Kenyan President William Ruto / "William Samoei Ruto" by Magiondolo is licensed under CC BY-SA 4.0.

U.S. Must Back LGBTQI+ Rights During Visit with Kenyan President Ruto

William Ruto, President of Kenya, visits Atlanta this week before heading to Washington, D.C., for a State Dinner. In addition to meeting with Georgia lawmakers and business leaders, he will sit down with senior teams from Emory University as well as the Centers for Disease Control and Prevention. 

The potential for greater collaboration between our two regions abounds. Kenya is a powerhouse, with the biggest economy in the East African region and offices from companies like Google. Georgia boasts vibrant Civil Rights history, booming film and aviation industries, and one of the most influential music scenes in the world. Both places loom large in the global public imagination. And the Kenyan diaspora shapes Atlanta’s commerce and culture. 

However, a closer relationship cannot come at the expense of human rights and public health. 

Draconian anti-LGBTQI+ legislation has lingered in Kenya’s Parliament for the past year. The proposed Family Protection Bill includes up to 50 years imprisonment for queer people. The bill would also outlaw sharing information and resources about queer communities, making expressions of support for LGBTQI+ people illegal. Landlords could face jail time for renting a home to a queer tenant. 

Even with the legislation not advancing, violence against the LGBTQI+ community in Kenya has escalated. A United Nations office in the country has registered an uptick in the violations of rights of LGBTQI+ Kenyans. Over 10 clinics and organizations that previously served LGBTQI+ people have closed, citing risk to staff and patients. 

This anti-LGBTQI+ bill does not exist in isolation. Civil society organizations in Kenya have encountered a recent crackdown, with journalists experiencing attacks and police responding to protests with violence. 

While exploring opportunities during President Ruto’s visit, U.S. leaders must advocate for broader protections for human rights, fight for democracy, and against extremism. Any deals must be contingent on anti-LGBTQI+ bills being vetoed. 

This commitment serves as a way to honor Atlanta’s Civil Rights history. Simply put, allowing state-sanctioned violence to target a marginalized group flies in the face of the city’s legacy. Atlanta has museums and monuments that recognize the struggle for racial justice. And more importantly, Atlanta is home to elders as well as contemporary activists who have put their lives on the line as part of this mobilization. Furthermore, Georgia has grown into an epicenter of queer Black life, producing figures like Alice Walker, Lil Nas X, and the late Lady Chablis.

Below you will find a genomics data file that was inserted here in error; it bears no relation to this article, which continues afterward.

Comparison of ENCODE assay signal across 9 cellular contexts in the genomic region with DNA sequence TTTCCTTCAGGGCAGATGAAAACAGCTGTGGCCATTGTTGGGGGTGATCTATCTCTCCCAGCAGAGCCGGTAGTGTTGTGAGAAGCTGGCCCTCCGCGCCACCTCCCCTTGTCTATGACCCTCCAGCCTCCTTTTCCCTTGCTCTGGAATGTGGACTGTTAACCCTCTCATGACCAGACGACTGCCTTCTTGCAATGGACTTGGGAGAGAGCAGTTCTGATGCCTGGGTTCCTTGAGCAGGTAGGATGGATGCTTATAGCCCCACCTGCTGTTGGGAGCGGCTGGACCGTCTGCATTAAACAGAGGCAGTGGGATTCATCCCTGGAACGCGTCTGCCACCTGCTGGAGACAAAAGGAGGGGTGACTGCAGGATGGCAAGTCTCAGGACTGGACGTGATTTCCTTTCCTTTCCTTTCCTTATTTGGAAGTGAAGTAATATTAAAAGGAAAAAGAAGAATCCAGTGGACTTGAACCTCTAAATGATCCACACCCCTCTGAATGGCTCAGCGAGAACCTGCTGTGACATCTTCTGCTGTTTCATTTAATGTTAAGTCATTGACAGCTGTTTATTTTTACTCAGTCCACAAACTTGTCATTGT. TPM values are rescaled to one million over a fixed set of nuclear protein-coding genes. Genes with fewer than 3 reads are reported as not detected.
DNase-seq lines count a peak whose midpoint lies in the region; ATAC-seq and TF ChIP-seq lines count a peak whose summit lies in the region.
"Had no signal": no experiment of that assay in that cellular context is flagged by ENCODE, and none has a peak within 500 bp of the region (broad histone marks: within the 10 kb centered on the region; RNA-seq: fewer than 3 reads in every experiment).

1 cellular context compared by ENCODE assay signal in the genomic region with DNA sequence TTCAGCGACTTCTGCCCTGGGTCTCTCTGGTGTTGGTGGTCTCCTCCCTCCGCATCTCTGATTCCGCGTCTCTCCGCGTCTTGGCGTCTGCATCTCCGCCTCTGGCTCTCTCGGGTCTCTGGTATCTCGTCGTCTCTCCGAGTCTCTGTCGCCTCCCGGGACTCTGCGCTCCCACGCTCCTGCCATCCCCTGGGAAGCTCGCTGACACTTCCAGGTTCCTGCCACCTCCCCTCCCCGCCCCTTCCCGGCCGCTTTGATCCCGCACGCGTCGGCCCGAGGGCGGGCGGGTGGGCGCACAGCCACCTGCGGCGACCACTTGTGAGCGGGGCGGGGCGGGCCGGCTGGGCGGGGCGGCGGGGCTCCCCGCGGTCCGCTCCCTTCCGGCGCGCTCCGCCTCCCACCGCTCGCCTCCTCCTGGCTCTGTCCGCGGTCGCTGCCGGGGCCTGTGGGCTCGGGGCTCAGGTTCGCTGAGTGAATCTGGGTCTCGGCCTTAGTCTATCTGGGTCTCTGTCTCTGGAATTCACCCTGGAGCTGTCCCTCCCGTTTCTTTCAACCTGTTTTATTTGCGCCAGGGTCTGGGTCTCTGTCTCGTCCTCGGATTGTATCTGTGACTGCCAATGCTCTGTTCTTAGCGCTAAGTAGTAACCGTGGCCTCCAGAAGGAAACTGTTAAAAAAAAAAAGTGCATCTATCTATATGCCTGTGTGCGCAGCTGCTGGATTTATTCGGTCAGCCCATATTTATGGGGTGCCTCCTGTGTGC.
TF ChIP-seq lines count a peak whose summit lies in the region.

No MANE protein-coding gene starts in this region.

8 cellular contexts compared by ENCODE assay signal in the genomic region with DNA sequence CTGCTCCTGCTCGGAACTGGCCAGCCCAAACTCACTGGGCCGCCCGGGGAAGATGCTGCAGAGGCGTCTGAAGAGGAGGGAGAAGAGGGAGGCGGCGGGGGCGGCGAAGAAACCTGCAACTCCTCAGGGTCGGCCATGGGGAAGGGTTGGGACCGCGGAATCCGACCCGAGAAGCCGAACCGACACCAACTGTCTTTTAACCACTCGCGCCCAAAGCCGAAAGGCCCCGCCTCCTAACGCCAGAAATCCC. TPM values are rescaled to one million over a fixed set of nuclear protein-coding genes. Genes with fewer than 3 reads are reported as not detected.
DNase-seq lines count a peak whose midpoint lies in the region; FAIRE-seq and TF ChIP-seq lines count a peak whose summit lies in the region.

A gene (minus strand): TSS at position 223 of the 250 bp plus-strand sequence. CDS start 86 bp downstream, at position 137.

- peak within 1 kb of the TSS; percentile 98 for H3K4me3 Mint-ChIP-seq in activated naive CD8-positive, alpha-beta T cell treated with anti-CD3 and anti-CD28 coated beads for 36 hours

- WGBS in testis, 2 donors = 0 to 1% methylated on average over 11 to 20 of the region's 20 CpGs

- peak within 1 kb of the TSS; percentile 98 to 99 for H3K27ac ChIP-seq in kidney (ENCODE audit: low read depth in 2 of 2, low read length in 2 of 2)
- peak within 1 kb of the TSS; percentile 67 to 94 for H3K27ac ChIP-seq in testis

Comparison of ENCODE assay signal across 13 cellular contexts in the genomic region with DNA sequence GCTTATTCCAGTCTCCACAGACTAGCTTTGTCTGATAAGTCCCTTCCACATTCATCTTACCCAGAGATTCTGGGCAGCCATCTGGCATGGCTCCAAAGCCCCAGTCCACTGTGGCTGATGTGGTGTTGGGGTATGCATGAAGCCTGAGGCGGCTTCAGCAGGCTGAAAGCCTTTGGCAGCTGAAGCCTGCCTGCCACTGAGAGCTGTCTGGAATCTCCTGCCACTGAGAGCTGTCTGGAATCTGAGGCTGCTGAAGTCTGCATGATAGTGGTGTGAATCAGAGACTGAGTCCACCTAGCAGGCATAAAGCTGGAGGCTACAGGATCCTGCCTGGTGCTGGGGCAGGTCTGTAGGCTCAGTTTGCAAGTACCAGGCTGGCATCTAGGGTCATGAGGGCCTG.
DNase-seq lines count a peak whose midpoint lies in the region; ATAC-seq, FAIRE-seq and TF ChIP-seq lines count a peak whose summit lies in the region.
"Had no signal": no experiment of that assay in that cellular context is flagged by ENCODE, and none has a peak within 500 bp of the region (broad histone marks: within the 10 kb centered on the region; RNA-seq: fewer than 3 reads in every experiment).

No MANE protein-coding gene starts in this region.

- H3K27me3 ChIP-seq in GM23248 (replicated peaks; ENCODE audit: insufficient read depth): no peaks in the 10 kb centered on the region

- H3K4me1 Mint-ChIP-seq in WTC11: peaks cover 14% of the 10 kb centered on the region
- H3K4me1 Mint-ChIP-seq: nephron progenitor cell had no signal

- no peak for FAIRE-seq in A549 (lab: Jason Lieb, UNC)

Human rights advocacy prevails as one of Atlanta’s biggest points of pride, but upholding a vision depends on global and domestic action, not mere lip service. 

Ultimately, anti-LGBTQI+ initiatives destabilize democracy–whether in Kenya or in Georgia (where the state government recently enacted a law that limits healthcare for trans youth). Such policies thwart the realization of the promise of human rights for all—and give rise to dangerous backsliding. A recent analysis by the Williams Institute found that anti-queer laws are a hallmark of autocratic regimes worldwide. Codifying hate limits civic participation as well as government accountability.

Additionally, we must stand with our Kenyan LGBTQI+ siblings because our fates are intertwined. Kenya and Georgia share a history of exploitation and extraction. Throughout East Africa, laws that criminalize LGBTQI+ people were introduced during colonial rule and have persisted as a relic of that era of terror and control.  As we fight back against the vestiges of slavery in the United States, we must consider the parallels between our experiences of the past and present. We cannot create justice in our own backyard if we endorse oppression elsewhere. 

Moreover, some of the actors behind anti-LGBTQI+ policies globally also coordinate to push regressive laws in the States. And within the U.S., these policies disproportionately harm communities of color. 

Tighter ties between the U.S. and Kenya must include promoting equity for the populations of both countries. Supporting queer Kenyan advocates aligns with Georgia’s values and identity. Building community and solidarity across borders strengthens our work in Georgia, from defending voting rights and to improving maternal health outcomes. 

U.S elected officials and business executives must demand that Pres. Ruto reject anti-queer legislation, in order to do right by both Kenyans and Georgians.